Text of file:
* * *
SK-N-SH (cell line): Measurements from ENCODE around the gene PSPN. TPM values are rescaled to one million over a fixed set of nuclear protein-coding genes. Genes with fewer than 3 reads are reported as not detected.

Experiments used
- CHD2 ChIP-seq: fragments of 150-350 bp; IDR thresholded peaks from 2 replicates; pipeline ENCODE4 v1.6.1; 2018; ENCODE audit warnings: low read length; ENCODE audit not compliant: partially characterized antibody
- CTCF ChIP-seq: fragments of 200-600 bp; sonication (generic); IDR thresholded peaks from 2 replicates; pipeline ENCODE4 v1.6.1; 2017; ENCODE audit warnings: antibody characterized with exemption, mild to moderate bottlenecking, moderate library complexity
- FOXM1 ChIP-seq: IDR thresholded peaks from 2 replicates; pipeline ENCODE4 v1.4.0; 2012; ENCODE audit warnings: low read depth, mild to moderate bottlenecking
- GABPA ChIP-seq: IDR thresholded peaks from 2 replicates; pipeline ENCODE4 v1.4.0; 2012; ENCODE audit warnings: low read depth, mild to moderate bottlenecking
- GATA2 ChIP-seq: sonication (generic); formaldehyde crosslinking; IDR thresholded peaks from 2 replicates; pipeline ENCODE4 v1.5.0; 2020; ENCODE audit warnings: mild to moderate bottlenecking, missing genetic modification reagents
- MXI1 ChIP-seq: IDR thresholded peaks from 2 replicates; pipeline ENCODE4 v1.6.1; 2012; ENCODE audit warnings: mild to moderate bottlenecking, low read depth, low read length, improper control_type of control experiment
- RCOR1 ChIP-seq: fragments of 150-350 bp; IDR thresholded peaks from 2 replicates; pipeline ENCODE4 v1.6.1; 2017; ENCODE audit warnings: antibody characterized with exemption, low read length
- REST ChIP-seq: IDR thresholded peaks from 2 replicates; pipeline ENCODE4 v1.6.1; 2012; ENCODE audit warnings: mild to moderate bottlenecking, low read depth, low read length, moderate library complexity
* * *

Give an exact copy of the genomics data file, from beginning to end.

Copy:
SK-N-SH (cell line): Measurements from ENCODE around the gene PSPN. TPM values are rescaled to one million over a fixed set of nuclear protein-coding genes. Genes with fewer than 3 reads are reported as not detected.

Experiments used
- CHD2 ChIP-seq: fragments of 150-350 bp; IDR thresholded peaks from 2 replicates; pipeline ENCODE4 v1.6.1; 2018; ENCODE audit warnings: low read length; ENCODE audit not compliant: partially characterized antibody
- CTCF ChIP-seq: fragments of 200-600 bp; sonication (generic); IDR thresholded peaks from 2 replicates; pipeline ENCODE4 v1.6.1; 2017; ENCODE audit warnings: antibody characterized with exemption, mild to moderate bottlenecking, moderate library complexity
- FOXM1 ChIP-seq: IDR thresholded peaks from 2 replicates; pipeline ENCODE4 v1.4.0; 2012; ENCODE audit warnings: low read depth, mild to moderate bottlenecking
- GABPA ChIP-seq: IDR thresholded peaks from 2 replicates; pipeline ENCODE4 v1.4.0; 2012; ENCODE audit warnings: low read depth, mild to moderate bottlenecking
- GATA2 ChIP-seq: sonication (generic); formaldehyde crosslinking; IDR thresholded peaks from 2 replicates; pipeline ENCODE4 v1.5.0; 2020; ENCODE audit warnings: mild to moderate bottlenecking, missing genetic modification reagents
- MXI1 ChIP-seq: IDR thresholded peaks from 2 replicates; pipeline ENCODE4 v1.6.1; 2012; ENCODE audit warnings: mild to moderate bottlenecking, low read depth, low read length, improper control_type of control experiment
- RCOR1 ChIP-seq: fragments of 150-350 bp; IDR thresholded peaks from 2 replicates; pipeline ENCODE4 v1.6.1; 2017; ENCODE audit warnings: antibody characterized with exemption, low read length
- REST ChIP-seq: IDR thresholded peaks from 2 replicates; pipeline ENCODE4 v1.6.1; 2012; ENCODE audit warnings: mild to moderate bottlenecking, low read depth, low read length, moderate library complexity